I know this would then mean that the slab to be even with the top of the backside (lake side) wall to avoid there being a lip coming in the doorway
 

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Discussion Starter · #8 ·
I think I get it now. Yes, you can frame on top of the "buried" foundation. How you will pour the slab depends on how much of the foundation sticks out. If the foundation sticks out 2" from the ground, but your base ground inside is not dug out further, then 4" slab will be 2" above the foundation. Even this can work but you need to plan carefully so your entrance and your vulnerable wood frames are away from water, even splashes as possible. In the back, if your plan is to pour 4' foundation, maybe you should spring for 4.5' wall so at least 6" is above the ground. If you poured the slab on the foundation, there is the cold joint which can admit water under the slab. There is also slab movement that conflicts with the foundation. Best if your foundation is stand alone and water proofed and your slab is floating.
There are houses that are built on a slab with almost flush with ground. This forum is full of posts with intruding water problems.
Thanks, I think because of the frost up here that may be why my guy was saying they do full height side and back wall so you dont have that cold joint. I'm going to go out and measure the drop later today but I'm guessing I will have less than a 3 foot drop from back to front which would mean 5-6 feet sticking out at the front door which I think will be kind of goofy. I'll try to load some sample pics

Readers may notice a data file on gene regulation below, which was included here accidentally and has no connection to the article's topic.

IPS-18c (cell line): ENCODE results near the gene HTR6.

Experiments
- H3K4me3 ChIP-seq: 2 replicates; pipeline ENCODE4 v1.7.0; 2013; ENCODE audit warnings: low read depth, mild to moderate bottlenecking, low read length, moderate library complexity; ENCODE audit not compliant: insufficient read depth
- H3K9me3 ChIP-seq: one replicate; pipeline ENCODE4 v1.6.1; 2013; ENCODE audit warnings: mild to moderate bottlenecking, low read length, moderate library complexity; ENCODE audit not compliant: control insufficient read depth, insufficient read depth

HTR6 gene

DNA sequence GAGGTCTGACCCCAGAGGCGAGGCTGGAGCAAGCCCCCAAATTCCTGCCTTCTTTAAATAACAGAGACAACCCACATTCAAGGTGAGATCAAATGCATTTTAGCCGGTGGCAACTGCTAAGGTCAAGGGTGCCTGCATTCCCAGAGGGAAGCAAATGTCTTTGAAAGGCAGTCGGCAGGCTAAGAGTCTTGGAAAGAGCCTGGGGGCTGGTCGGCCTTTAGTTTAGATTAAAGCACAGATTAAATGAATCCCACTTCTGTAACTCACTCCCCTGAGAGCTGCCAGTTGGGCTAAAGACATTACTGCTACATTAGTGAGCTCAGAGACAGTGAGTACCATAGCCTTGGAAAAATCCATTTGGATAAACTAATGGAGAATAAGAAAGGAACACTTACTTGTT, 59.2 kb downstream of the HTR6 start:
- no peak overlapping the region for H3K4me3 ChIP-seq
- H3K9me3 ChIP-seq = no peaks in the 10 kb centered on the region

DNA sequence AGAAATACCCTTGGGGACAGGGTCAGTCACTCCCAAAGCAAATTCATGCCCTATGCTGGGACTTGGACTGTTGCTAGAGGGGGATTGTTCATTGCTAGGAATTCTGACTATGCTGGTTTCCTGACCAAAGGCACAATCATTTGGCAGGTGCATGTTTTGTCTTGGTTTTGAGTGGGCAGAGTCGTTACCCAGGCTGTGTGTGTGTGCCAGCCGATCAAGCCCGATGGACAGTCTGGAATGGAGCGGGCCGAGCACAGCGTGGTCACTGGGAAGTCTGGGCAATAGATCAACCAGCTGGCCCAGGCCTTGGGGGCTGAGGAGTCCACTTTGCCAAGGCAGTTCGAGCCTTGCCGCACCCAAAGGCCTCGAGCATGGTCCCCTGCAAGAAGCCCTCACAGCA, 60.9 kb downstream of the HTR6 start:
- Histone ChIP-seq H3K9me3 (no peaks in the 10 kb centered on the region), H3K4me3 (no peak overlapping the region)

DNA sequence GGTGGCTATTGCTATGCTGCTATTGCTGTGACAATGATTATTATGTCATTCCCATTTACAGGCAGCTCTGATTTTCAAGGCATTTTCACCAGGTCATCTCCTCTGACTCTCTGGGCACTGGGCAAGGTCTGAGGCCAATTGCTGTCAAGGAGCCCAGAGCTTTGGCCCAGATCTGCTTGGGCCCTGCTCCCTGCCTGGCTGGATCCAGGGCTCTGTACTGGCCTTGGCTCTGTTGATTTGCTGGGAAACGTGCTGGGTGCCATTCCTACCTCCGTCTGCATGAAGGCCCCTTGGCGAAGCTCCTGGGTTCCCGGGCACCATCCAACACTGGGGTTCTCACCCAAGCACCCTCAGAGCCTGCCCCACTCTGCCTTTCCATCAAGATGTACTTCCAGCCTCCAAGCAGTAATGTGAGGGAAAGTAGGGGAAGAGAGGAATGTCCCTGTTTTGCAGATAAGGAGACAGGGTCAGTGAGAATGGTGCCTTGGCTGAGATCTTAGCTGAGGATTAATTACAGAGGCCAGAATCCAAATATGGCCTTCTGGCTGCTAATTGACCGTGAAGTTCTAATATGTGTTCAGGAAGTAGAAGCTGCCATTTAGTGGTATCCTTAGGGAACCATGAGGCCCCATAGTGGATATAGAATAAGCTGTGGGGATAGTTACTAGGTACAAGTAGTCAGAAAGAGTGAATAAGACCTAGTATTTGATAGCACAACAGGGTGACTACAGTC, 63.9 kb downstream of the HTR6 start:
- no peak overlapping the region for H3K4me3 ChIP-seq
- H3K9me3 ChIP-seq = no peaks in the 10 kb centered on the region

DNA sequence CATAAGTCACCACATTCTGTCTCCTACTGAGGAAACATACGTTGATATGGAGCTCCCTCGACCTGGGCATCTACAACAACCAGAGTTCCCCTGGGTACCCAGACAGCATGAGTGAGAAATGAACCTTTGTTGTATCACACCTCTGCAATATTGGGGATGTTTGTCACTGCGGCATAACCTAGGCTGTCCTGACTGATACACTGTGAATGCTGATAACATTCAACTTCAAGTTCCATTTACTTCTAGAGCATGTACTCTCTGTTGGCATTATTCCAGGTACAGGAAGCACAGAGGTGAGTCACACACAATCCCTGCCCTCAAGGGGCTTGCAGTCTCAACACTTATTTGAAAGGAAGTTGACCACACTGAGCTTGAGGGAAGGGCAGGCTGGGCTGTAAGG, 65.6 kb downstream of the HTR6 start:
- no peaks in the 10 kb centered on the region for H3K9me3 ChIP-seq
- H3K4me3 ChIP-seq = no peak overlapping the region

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Discussion Starter · #9 ·
The walkout pic here even closely resembles our house design. This is a nice look but I dont think I have enough slope to keep the streetside of the home as buried as this one. The other pic is a lakefront near us where they have too much basement sticking up and tried to landscape (tier) up to it, I've seen this in person and its just no eye pleasing.

Theyre clearing trees this monday, I'm gonna see how deep with can dig and still keep a positive flow away from the walkout towards the lake. I've seen where people have basically dug down to make a walkout but then I would have to reply on draintile to drain rainwater which I dont want to do.
 

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retired framer
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Neal, my wall guy was saying that they usually do side walls full height and only do a shorter walkout side wall. Of course so the footers line up the side walls (for an 8 foot deep basement) would then need to be 12 feet high (he said this is the way nearly all wall companies up here do it). Can I frame, put patio door right on top of front wall then before doing basement slab ?

I know this would then mean that the slab to be even with the top of the backside (lake side) wall to avoid there being a lip coming in the doorway